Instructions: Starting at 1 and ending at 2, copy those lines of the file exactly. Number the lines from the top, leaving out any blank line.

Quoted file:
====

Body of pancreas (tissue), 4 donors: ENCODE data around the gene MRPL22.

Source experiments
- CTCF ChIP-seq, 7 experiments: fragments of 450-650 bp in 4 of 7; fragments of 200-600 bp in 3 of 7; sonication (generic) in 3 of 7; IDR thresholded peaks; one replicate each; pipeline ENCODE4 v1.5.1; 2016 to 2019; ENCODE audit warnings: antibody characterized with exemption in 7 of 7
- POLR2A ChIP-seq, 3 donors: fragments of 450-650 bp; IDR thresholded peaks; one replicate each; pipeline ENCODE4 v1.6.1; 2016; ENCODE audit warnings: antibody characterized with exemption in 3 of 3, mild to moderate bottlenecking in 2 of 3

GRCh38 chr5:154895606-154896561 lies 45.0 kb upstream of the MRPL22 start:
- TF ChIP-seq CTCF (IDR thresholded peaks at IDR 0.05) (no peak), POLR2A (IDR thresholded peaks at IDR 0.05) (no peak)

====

Body of pancreas (tissue), 4 donors: ENCODE data around the gene MRPL22.

Source experiments